The United States shall guarantee to every State in this Union a Republican form of government, and shall protect each of them against invasion, and on application of the Legislature, or the Executive, when the Legislature cannot be convened, against domestic violence.”

And I do further proclaim, declare, and make known, that any provision which may be adopted by such State Government in relation to the freed people of such State, which shall recognize and declare their permanent freedom, provide for their education, and which may yet be consistent, as a temporary arrangement, with their present condition as a laboring, landless, and homeless class, will not be objected to by the National Executive.

And it is suggested as not improper that, in constructing a loyal State Government in any State, the name of the State, the boundary, the

subdivisions, the Constitution, and the general code of laws, as before the rebellion, be maintained, subject only to the modifications made necessary by the conditions herein before stated, and such others, if any, not contravening said conditions, and which may be deemed expedient by those framing the new State Government. To avoid misunderstanding, it may be proper to say that this proclamation, so far as it relates to State Governments, has no reference to States wherein loyal State Governments have all the while been maintained; and for the same reason it may be proper to further say, that whether members sent to Congress from any State shall be admitted to seats, constitutionally rests exclusively with the respective Houses, and not to any extent with the Executive. And still further, that this proclamation is intended to present the people of the States wherein the national authority has been suspended, and loyal State Governments have been subverted, a mode in and by which the national authority and loyal State Governments may be re-established within said States, or in any of them. And, while the mode presented is the best the Executive can suggest with his present impressions, it must not be understood that no other possible mode would be acceptable.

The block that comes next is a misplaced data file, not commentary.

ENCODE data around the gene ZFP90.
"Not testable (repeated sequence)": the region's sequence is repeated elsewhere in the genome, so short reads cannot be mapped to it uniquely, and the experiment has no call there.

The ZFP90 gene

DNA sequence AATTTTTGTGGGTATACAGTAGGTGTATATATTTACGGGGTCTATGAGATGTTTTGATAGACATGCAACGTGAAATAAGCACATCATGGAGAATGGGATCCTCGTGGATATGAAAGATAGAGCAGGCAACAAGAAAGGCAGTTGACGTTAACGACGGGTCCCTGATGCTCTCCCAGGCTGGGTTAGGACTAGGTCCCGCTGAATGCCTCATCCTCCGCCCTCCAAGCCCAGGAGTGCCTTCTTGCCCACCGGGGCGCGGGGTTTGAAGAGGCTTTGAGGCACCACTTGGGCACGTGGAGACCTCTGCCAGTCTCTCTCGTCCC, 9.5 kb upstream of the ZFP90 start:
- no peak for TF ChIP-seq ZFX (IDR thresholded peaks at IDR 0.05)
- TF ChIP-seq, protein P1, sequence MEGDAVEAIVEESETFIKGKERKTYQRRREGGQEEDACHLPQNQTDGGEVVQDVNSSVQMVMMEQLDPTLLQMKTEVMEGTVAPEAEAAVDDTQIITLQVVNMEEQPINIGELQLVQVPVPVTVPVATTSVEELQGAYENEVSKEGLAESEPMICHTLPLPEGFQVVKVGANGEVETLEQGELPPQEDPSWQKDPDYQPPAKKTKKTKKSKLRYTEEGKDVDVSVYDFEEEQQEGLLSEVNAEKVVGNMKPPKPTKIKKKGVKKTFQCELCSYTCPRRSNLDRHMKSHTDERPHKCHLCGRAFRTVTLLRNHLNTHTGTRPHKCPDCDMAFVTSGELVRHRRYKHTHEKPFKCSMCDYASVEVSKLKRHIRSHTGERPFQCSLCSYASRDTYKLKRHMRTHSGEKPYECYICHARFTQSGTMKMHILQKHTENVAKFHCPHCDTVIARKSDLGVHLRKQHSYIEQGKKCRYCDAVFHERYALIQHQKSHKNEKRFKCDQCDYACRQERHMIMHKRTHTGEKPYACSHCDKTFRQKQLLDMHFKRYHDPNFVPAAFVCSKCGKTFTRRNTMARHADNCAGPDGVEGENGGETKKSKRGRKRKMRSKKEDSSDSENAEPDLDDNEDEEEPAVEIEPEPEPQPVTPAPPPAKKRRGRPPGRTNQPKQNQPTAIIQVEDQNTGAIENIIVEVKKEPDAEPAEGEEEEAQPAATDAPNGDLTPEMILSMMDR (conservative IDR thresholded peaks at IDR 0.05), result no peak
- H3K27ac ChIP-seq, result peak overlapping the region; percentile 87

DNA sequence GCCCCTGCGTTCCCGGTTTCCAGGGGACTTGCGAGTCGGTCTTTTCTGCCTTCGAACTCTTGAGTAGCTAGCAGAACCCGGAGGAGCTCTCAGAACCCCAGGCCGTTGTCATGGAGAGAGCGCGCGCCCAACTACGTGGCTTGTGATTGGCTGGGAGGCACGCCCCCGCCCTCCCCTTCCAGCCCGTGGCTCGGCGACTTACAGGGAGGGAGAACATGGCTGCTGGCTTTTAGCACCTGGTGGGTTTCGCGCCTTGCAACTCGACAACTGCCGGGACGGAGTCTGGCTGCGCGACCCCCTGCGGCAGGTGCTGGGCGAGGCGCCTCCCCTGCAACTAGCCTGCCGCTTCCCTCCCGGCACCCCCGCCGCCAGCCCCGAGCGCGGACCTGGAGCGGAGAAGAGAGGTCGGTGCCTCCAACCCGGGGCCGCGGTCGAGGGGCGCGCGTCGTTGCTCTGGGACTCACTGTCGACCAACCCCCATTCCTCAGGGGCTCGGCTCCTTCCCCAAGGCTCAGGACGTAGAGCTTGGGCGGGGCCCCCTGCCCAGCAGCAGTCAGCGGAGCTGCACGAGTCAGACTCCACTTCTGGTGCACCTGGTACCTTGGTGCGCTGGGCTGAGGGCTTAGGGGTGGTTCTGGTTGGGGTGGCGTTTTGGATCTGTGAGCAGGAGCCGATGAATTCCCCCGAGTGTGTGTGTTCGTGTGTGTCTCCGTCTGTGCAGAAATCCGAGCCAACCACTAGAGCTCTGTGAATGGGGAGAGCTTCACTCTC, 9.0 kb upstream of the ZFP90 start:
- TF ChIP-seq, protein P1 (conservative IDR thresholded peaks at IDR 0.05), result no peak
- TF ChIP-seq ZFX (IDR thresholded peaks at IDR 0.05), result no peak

Given under my hand at the city of Washington, the eighth day of De

cember, A. D. one thousand eight hundred and sixty-three, and of the

independence of the United States of America the Eighty-eighth. By the President:

ABRAHAM LINCOLN. WM. H. SEWARD, Secretary of State.

In further prosecution of the object sought by this measure of amnesty, the President subsequently issued the following additional explanatory PROCLAMATION:

By the President of the United States of America : Whereas, it has become necessary to define the cases in which insurgent enemies are entitled to the benefits of the Proclamation of the President of the United States, which was made on the 8th day of December, 1863, and the manner in which they shall proceed to avail themselves of these benefits; and whereas the objects of that proclamation were to suppress the insurrection and to restore the authority of the United States; and whereas the amnesty therein proposed by the President was offered with reference to these objects alone;